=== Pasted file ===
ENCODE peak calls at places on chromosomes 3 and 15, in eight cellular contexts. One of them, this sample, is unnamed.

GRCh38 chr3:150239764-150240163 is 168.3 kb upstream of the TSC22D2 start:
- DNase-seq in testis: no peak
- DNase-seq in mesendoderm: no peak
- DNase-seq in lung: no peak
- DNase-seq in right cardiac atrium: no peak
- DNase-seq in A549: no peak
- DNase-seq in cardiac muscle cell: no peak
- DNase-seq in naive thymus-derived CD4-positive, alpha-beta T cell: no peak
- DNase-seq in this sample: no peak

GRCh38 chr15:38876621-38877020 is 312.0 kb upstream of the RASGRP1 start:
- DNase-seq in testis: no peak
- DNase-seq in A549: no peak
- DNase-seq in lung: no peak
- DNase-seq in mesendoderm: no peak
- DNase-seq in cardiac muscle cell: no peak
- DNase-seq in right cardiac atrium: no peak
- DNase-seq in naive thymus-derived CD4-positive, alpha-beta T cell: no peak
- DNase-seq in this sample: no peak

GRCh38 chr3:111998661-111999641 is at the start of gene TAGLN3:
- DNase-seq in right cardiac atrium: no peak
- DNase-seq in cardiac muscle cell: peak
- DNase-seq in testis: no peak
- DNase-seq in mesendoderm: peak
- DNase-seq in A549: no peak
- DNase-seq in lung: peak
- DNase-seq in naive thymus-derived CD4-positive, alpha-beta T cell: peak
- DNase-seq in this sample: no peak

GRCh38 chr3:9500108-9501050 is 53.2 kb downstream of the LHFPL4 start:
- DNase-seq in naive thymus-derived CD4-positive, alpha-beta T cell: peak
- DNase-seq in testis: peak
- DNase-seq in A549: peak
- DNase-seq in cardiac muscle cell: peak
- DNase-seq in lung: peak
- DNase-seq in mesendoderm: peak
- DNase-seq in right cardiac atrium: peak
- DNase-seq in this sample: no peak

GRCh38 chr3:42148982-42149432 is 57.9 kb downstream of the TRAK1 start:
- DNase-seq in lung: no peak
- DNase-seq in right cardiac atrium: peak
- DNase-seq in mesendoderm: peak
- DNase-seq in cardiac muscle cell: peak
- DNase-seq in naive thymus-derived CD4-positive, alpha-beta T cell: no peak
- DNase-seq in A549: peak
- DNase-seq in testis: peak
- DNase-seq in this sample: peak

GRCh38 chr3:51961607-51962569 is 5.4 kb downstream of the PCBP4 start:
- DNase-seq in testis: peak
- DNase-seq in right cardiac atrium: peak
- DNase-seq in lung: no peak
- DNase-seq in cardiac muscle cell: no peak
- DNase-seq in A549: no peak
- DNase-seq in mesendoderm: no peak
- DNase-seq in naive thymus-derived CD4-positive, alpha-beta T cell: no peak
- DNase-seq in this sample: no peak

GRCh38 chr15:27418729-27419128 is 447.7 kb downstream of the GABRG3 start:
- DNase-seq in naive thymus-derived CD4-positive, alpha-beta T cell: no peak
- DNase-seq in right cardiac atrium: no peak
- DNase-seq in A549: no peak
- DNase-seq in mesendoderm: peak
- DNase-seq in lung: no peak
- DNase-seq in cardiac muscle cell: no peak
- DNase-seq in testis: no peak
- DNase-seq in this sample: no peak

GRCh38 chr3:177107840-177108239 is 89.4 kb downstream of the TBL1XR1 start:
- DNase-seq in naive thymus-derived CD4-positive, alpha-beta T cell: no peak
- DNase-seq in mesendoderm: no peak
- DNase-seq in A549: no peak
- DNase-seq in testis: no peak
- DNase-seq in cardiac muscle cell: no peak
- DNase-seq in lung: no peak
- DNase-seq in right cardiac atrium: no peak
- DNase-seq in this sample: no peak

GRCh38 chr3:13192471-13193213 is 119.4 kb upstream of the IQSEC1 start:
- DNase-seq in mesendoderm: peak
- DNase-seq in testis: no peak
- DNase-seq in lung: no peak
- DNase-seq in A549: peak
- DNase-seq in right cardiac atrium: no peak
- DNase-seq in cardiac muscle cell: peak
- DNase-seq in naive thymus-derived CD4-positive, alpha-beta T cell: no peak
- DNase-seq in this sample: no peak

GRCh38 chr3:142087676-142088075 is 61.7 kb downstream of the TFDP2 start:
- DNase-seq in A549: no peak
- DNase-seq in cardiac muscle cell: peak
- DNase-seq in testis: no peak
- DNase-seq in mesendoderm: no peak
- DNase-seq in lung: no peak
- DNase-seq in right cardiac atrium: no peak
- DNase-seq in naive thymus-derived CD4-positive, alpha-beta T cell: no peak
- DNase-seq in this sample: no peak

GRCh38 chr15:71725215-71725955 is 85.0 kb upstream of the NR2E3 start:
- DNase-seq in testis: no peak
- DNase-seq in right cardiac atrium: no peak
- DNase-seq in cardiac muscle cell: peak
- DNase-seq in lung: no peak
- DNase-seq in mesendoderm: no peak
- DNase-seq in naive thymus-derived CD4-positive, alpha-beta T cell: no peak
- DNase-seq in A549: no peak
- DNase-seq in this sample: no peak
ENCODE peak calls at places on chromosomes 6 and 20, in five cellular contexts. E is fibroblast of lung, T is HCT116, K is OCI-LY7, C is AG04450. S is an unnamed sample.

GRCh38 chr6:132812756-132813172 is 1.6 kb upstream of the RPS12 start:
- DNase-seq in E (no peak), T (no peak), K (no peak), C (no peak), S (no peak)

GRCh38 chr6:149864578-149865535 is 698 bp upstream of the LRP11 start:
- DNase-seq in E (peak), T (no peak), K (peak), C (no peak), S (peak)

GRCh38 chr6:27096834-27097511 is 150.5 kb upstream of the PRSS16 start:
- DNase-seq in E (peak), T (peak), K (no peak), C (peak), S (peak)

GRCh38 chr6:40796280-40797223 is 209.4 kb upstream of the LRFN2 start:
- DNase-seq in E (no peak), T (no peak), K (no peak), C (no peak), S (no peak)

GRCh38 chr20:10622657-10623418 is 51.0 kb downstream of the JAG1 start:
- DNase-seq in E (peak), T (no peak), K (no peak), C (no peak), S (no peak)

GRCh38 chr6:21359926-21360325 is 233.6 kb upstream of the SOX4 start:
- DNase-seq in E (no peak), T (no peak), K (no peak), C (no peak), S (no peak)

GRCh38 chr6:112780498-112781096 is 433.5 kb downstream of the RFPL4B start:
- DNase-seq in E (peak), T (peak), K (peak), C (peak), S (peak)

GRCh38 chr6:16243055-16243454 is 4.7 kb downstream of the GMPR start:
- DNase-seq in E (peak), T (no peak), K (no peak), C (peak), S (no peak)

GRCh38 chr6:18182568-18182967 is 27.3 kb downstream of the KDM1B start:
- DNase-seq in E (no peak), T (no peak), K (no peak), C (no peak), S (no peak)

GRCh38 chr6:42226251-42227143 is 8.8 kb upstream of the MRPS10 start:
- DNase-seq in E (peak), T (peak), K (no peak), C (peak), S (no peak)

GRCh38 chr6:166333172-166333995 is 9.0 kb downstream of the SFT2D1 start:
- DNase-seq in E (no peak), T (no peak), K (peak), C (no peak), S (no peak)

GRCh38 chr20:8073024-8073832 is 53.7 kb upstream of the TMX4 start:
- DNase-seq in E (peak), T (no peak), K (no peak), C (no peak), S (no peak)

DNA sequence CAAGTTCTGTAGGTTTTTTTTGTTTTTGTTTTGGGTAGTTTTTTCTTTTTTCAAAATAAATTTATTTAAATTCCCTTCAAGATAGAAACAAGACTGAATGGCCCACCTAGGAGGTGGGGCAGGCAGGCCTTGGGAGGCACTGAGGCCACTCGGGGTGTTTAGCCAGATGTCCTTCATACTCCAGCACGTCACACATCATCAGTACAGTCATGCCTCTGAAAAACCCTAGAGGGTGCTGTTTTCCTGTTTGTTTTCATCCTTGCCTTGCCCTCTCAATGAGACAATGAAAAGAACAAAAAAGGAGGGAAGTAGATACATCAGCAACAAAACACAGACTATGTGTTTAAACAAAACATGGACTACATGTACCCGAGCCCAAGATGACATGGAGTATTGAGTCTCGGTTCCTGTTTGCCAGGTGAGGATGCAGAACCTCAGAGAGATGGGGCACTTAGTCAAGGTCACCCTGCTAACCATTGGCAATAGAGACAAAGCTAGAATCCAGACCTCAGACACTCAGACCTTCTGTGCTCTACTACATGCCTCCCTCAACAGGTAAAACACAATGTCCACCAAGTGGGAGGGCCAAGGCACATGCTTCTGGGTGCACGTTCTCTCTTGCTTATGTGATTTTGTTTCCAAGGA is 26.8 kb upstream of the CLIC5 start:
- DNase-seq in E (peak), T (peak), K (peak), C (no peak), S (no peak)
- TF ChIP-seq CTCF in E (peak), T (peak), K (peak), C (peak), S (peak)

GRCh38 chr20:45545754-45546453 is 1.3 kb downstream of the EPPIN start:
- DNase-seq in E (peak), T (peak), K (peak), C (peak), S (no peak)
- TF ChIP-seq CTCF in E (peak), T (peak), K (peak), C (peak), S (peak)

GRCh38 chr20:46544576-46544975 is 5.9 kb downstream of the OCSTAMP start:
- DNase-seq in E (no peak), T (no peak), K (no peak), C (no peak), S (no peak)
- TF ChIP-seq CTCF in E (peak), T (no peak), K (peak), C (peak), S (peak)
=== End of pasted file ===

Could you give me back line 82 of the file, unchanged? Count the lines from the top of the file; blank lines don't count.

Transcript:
- DNase-seq in this sample: no peak